If you regularly visit cycling sites on the web, it is hard to miss articles about the benefits of training with a power meter. When the first SRM power meter was developed in the late 80s, it was definitely a training tool strictly for the pros. These days though, there are many more options available and it seems like the majority of cyclists I see on group rides are using some system to monitor their power. Of the power systems on the market today, the Look Keo and Garmin Vector pedal based systems are probably the easiest to install and use on multiple bikes (though you do have to switch both the pedals and the transmitter pods attached to the crank ark) . With retail prices in the thousands of dollars though, those systems are not reaching as broad a target market as they could at a significantly lower price point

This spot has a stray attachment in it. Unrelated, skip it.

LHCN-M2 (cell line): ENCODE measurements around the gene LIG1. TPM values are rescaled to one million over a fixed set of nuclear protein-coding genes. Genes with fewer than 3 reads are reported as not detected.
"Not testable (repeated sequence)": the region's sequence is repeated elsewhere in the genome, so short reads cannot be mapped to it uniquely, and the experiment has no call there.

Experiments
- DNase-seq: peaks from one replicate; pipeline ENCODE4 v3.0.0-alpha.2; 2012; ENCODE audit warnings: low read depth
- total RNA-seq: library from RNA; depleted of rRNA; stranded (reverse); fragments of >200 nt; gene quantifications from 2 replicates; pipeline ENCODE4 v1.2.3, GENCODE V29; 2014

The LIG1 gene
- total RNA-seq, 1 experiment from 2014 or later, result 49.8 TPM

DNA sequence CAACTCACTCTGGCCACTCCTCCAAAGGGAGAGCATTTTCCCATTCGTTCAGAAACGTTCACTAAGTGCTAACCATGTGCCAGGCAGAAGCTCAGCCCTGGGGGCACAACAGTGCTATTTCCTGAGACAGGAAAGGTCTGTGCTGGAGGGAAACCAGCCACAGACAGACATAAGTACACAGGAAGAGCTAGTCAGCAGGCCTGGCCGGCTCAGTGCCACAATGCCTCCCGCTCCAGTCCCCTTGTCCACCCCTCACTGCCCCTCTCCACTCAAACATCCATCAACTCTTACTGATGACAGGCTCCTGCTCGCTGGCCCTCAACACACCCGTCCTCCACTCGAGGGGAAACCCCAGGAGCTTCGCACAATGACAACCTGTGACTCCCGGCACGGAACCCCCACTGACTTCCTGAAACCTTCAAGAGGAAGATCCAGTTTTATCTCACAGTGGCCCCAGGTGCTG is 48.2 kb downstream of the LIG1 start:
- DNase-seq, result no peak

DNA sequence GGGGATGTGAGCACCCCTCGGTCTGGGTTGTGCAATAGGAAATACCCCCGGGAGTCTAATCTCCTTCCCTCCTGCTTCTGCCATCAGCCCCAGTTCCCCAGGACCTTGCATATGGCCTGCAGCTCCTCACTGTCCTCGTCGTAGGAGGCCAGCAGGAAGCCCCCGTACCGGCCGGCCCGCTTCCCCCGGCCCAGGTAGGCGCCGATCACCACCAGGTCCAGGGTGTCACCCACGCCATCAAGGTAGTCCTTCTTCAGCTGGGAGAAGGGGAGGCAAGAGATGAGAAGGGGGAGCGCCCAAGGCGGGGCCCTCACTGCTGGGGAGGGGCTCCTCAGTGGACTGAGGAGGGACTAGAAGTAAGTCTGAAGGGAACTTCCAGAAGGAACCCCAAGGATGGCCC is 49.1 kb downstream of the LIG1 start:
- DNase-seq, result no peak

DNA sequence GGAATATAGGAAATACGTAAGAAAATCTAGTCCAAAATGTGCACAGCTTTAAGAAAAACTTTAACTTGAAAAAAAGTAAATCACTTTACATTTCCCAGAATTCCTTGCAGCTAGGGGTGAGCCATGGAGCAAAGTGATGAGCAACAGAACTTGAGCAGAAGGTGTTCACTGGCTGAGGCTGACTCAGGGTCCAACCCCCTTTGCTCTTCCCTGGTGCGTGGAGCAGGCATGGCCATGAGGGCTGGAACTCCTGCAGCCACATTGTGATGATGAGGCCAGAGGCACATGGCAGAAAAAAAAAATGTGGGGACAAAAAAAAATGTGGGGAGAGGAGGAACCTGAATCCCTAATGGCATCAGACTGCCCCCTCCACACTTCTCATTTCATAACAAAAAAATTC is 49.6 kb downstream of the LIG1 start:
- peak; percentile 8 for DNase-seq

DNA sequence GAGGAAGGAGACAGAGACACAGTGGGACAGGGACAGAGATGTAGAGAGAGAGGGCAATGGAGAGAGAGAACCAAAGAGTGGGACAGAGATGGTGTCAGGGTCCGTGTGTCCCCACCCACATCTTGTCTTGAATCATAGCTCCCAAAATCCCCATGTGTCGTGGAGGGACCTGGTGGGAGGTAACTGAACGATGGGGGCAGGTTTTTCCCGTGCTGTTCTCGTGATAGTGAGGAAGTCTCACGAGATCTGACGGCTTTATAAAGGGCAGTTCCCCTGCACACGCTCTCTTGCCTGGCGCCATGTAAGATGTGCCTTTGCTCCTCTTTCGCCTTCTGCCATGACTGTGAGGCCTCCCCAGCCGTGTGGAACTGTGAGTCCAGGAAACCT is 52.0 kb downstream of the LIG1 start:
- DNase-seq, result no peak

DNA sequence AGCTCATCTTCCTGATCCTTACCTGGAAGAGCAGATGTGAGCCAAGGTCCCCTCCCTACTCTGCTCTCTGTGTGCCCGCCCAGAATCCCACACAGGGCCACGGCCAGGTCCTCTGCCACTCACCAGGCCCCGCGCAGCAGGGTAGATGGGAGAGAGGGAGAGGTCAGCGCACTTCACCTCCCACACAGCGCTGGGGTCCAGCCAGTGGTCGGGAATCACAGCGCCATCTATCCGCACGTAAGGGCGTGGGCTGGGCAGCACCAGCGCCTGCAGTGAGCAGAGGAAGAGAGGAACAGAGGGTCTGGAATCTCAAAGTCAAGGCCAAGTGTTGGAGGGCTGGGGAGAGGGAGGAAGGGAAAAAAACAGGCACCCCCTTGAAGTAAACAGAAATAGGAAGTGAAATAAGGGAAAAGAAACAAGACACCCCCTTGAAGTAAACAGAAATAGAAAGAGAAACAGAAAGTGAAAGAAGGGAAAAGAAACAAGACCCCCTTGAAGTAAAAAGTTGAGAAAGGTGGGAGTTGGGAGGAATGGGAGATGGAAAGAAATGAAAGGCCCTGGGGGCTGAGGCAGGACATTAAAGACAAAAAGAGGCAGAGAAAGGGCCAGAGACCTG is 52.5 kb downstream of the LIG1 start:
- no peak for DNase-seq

Engineer Gennady Lubarsky aims to provide accurate power data to more cyclists with his Laser Spoke power meter, which according to the website is based on a “laser and position sensitive detector mounted on the hub, and an optical right-angle prism attached to the rim.” When torque is applied to the drivetrain, the hub-based sensor monitors the deflection of the wheel based on the beam projected back from the prism on the rim. Lubarsky claims that his relatively inexpensive optical system “delivers a level of accuracy similar to that obtained with most sophisticated systems available on market.”
Currently, the project is on IndieGoGo, where you can see a 3 minute video that explains the concept. The current prototype relies on an SD card to transfer data to a computer after the ride, but plans for communication with ANT+ devices (including bike computers and smart phones) are in the works. It definitely sounds like an idea that has potential, so I am looking forward to seeing how the project progresses.